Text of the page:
Company Review: Genesee & Wyoming (GWR)

Company Profile: Genesee & Wyoming Inc. (GWR) (obtained via Google Finance)

Genesee & Wyoming Inc. is an owner and operator of short line and regional freight railroads in the United States, Canada, Mexico, Australia and Bolivia. In addition, the Company provides freight car switching and rail-related services to industrial companies in the United States. As of December 31, 2005, the Company owned, leased or operated 49 short line and regional freight railroads with approximately 9,300 miles of track and has access to more than 3,000 additional miles under track access arrangements. On February 13, 2006, the Company and Wesfarmers Limited entered into an agreement to sell its Western Australia operations to Queensland Rail and Babcock & Brown Limited.

Business and Management Review

1) Is the business simple and understandable?

As we have said all week, the railroad industry is simple to understand.  It is all about transporting goods and the main concerns of the railroad are infrastructure and equipment maintenance. 

2) Does the business have a consistent operating history?

The company was founded in the late Nineteenth century as a small railroad that transported salt out of a family owned mine in New York.  Over the next 90 years, the railroad focused mainly on its operations in New York and was highly dependent on the Salt industry.  Following the deregulation of the railroads in the early 1980s, the company began to expand its services through a strategy of acquisitions.  Since then, Genesee & Wyoming has continued to expand through acquiring regional rail companies and improving margins.

3) Does the business have favorable long term prospects?

The freight rail industry is in a good position to continue to at least remain solvent in the future.  Goods will need to be transported through rail services until we can fly significantly heavy amounts of materials at a lower cost.

4) Is management rational?

Mortimer B. Fuller III, Chairman and Chief Executive Officer, is one of the primary reasons G&W is operating today.  It was his vision and devotion to his great grandfather’s railroad that helped the company survive in the 1980s and grow to its current state.  Yes, we believe management is rational.

5) Is management candid with its shareholders?

Genesee & Wyoming has a very nice investor relations page and shows no sign of not being candid.  The site also includes some pages for rail-fans (not necessarily relevant for the investor, but fun to check out anyway)

6) Does management resist the institutional imperative?

We see no evidence to suggest that the management has done anything but resist the institutional imperative.  How easy would it have been for Fuller to just take the pay and let the company die?  The management cares about the company and acts accordingly.

Financial and Value Review


1) Size of firm

With a market cap of less than $2 billion, the company fails this test.

2) Strong financial condition

With a current ratio under 2, the company fails this test.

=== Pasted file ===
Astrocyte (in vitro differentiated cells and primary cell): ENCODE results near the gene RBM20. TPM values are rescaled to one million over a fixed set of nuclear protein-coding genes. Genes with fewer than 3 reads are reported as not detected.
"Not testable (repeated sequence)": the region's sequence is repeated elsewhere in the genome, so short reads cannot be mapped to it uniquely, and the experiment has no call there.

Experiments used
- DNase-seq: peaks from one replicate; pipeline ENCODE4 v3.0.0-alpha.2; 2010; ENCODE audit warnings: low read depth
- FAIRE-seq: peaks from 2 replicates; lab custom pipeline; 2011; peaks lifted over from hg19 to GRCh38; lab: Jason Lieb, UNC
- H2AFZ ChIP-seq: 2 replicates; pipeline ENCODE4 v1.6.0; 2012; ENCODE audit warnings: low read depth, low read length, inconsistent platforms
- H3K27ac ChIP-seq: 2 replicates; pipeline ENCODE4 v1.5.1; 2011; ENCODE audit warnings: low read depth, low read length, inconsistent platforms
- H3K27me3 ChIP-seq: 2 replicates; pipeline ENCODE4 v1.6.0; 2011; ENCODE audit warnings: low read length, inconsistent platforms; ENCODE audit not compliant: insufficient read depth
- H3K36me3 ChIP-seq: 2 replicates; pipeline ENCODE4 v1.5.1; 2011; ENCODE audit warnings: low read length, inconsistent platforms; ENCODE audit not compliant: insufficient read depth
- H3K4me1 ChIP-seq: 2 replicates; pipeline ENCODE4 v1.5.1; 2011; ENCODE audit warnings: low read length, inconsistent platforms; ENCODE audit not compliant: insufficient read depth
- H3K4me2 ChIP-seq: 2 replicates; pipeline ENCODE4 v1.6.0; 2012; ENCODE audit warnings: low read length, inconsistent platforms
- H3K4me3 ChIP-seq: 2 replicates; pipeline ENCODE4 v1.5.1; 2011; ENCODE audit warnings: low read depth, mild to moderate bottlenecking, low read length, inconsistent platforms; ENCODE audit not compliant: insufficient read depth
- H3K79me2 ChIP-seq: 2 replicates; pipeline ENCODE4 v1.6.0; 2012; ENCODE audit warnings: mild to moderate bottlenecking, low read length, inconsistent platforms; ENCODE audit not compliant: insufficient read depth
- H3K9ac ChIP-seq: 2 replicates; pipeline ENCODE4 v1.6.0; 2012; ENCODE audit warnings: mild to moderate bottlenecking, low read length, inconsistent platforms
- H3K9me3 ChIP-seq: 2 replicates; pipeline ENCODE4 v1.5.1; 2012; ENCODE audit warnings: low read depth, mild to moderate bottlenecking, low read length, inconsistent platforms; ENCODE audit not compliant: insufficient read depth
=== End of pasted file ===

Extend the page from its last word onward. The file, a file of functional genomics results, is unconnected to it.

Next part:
3) Earnings stability

The company has achieved a positive net income for over 10 years, and passes this test.

4) Dividend record

The company does not pay a dividend.  Fail.

5) Earnings growth

Earnings have not grown sufficiently over the last 10 years.  Fail.

6) Price to earnings analysis

With a PE ratio (using our Methods) of 16.37 and a trailing 12-month PE ratio of 8.66, the company passes this test.

7) Price to assets analysis

Since the PB ratio is 2.18 and the multiple of the PB and PE ratios is less than 50, the company passes this test.


The company only passes 4 out of the 7 required tests and is thus unsuitable for the defensive investor.


1) Strong financial condition

Since the current ratio is above 1.5, the company passes this test.

2) Earnings stability

The company has earned a positive net income for over 5 years.  Pass.

3) Dividend record

The company does not currently pay a dividend.  Fail.

4) Earnings growth

Earnings are not greater today than they were 5 years ago.  Fail.


Since the company only passed 2 out of the 4 tests for the enterprising investor, it is not suitable for this type of individual.


Our valuation model gives a fair value of about $34. 


Though this company is currently fairly valued (allowing for a margin of safety), we do not believe it to be suitable for the defensive or enterprising investor following a modernized Benjamin Graham value investing strategy.

Neither of us held a position in at the time of publication.  Also, please read our disclaimer and Our Methods.

This is the sixth part of our study of the Rail Transportation sector.  Please come back in the next couple weeks for the following articles:
Monday, January 8 – Jon – Burlington Northern Santa Fe (BNI)
Tuesday, January 9 – Ben – Union Pacific Corporation (UNP)
Wednesday, January 10 – Jon – Kansas City Southern (KSU)
Thursday, January 11 – Ben – Providence & Worcester Railroad Co (PWX)
Monday, January 15 – Jon – The Greenbrier Companies (GBX)
Tuesday, January 16 – Ben – Genesee & Wyoming Inc. (GWR)
Wednesday, January 17 – Jon – Canadian National Railway (CNI)
Thursday, January 18 – Ben – Norfolk Southern Corporation (NSC)
Monday, January 22 – Ben – Overall Industry Analysis & Introduction of Next Industry